A fond farewell
Miyazaki bids audiences a poignant farewell in his languidly paced final film.
Back in 2008, Hayao Miyazaki wrote a manga series Kaze Tachinu
(The Wind Rises). The manga is loosely based on the short story The Wind Has Risen
by Tatsuo Hori and tells a fictionalised account of the life and times of Jiro Horikoshi, the designer of Japan’s Zero plane.
According to Producer Toshio Suzuki, sometime over the summer of 2010 he suggested to Miyazaki that his manga should be the subject of his next film; something Miyazaki apparently refused to consider due to the adult themes of the story, until changing his mind about the idea and coming on board in December of that year.
Sitting down for a Studio Ghibli film, you already know certain things – you’ll get great animation, a top notch score, and an interesting story (that may well require a few tissues with which to discreetly daub any moisture coming from your eyes by the film's end).
The story and subject matter of The Wind Rises leans towards an older audience rather than the friendly generation spanning material for which the studio is typically known. There are no magical creatures or fantastical spells in the film; it’s anchored in history – set during the Taisho and Showa Eras of Japan building up to WWII. Though this being a Miyazaki film, you know there will be mechanical contraptions, flying, love, food and cigarettes.
In slices of time from his life, we follow Jiro (Hideaki Anno) from his boyhood filled with dreams of soaring through the air, to his college years, onto adulthood and his aeronautical engineering job at a plant in Tokyo. Along the way, we meet his love interest Naoko Satomi (Miori Takimoto), his best friend Honjo (Hidetoshi Nishijima), experience The Great Kanto Earthquake of 1923, and take a trip to Germany.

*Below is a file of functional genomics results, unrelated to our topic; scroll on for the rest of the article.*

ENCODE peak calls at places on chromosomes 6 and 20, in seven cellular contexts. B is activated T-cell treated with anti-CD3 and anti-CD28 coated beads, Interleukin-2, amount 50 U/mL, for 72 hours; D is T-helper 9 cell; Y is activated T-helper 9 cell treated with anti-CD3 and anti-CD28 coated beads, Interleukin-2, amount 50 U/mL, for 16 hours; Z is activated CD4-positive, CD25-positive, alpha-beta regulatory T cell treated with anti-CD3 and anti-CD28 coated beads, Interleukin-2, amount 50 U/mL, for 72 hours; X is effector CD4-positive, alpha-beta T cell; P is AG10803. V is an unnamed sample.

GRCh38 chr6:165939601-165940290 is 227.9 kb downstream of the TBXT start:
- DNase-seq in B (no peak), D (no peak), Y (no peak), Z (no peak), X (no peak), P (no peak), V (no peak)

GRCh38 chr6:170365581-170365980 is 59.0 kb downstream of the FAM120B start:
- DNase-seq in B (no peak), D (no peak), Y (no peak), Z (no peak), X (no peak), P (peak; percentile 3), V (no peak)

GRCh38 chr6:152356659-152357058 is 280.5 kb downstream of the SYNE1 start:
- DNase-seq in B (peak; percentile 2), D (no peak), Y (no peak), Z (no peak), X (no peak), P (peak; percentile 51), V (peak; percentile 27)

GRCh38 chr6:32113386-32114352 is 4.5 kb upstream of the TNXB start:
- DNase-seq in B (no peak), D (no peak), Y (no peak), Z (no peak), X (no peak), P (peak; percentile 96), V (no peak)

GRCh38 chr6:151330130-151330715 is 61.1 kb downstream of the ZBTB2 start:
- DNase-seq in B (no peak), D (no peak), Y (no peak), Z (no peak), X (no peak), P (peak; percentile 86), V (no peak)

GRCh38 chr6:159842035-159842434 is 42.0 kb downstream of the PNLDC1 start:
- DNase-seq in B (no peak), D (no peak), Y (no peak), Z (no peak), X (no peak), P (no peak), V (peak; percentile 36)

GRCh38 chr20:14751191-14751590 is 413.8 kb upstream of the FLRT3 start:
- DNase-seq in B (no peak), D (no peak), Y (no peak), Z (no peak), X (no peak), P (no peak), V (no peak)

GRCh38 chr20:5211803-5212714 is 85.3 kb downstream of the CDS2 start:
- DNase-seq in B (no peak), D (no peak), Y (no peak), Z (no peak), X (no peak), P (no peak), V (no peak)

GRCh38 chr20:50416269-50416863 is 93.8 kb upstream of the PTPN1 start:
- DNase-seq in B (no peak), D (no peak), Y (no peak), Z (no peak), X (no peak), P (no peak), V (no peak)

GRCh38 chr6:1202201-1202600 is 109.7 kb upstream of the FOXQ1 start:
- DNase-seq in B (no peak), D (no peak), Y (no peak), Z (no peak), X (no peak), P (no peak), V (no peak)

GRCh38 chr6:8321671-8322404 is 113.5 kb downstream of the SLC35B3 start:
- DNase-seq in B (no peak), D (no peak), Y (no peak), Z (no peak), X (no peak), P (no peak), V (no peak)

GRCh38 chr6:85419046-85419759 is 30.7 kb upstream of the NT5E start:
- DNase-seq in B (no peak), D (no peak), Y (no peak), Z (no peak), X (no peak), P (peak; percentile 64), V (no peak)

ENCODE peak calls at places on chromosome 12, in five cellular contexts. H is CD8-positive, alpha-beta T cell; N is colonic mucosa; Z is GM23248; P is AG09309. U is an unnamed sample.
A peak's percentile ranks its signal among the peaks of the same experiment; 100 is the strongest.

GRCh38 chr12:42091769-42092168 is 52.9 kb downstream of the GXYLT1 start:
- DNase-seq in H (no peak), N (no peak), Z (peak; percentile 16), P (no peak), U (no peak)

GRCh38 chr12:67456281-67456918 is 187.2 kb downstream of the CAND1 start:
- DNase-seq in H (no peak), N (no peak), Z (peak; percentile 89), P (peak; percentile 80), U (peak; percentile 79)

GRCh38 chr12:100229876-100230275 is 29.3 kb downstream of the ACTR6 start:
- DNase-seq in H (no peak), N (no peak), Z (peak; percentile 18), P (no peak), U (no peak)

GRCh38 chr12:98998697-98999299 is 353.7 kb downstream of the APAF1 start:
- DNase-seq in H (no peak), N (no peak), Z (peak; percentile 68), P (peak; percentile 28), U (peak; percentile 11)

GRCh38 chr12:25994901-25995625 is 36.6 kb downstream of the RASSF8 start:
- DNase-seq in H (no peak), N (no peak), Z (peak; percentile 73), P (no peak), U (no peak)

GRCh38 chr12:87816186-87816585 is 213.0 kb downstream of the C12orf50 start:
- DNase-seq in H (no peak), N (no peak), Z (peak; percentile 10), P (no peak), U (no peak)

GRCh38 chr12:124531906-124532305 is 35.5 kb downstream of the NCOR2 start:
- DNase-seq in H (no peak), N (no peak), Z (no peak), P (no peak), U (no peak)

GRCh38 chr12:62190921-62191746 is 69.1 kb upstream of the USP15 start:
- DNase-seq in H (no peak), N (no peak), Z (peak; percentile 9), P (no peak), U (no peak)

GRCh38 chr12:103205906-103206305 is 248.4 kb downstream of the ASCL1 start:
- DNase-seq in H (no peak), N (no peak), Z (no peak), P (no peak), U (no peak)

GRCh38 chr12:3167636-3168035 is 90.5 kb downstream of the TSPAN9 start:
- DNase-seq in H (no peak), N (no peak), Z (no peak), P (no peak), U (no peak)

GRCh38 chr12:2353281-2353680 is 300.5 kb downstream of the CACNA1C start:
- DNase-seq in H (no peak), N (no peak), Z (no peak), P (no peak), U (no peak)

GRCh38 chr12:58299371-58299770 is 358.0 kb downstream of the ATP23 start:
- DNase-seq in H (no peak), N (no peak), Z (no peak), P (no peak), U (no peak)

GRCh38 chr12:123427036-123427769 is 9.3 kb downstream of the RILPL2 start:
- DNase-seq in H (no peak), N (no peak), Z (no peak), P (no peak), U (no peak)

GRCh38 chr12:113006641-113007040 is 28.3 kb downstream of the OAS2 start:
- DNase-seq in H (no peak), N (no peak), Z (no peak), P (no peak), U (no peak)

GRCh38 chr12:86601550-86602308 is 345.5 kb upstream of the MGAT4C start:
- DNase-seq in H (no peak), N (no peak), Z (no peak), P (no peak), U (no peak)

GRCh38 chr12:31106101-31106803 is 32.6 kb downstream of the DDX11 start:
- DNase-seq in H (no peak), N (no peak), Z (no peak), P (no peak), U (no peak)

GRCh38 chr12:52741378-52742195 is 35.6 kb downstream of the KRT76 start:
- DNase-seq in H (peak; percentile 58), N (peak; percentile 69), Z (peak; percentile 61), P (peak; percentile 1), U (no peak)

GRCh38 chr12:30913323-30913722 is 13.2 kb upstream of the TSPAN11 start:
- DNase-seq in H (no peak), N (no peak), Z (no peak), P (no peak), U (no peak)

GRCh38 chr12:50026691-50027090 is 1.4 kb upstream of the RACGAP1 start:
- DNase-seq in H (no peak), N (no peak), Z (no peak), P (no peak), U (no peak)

Interwoven among the everyday, we have the (almost mandatory in a Miyazaki film) dream sequences where we meet Caproni (Mansai Nomura), the great Italian aeronautical engineer. Caproni is surprised to meet a Japanese boy in his dreams, ultimately realising airplanes are a dream they both share. While Jiro can soar and fly the planes he so dearly loves in his dreams, Caproni informs him that boys with glasses can never fly them – though that’s not so bad, as you know what’s better than flying airplanes? Designing them!
Jiro continues to meet Caproni in his dreams throughout his life where he poses the tough questions. The dream sequences are deliciously animated, taking full advantage on a medium that allows the impossible to be possible just with the stroke of a pen.
In addition to his story telling prowess, Miyazaki has always been brilliant with capturing mundane moments and exposing beauty hidden within. The Wind Rises
takes time to capture the first drops of rain hitting dry ground, the folding of a paper plane, and anyone lucky enough to have siblings will certainly recognise how true the exchanges between Jiro and his younger sister Kayo (Mirai Shida) ring right throughout their lives – no matter where you’re from.
As you’ve probably guessed, this screening is the original Japanese cast with English and Chinese subtitles, and not the Hollywood English dub released in North America.
This isn’t the strongest Studio Ghibli film, however, this is a studio that has yet to produce a dud. So, not being “the strongest” isn’t a criticism when you’re being compared with titans of animated film like Spirited Away, Howl’s Moving Castle and Nausicaä of the Valley of the Wind. It just means I won’t be clambering to own the DVD right away.
The Wind Rises has heart, truly amusing moments and leaves you with a lot to think about, especially when it comes to living. Would you want to live in a world without Pyramids?